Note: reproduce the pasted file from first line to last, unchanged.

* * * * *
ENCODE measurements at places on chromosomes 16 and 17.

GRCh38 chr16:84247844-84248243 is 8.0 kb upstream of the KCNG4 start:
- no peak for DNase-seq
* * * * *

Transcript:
ENCODE measurements at places on chromosomes 16 and 17.

GRCh38 chr16:84247844-84248243 is 8.0 kb upstream of the KCNG4 start:
- no peak for DNase-seq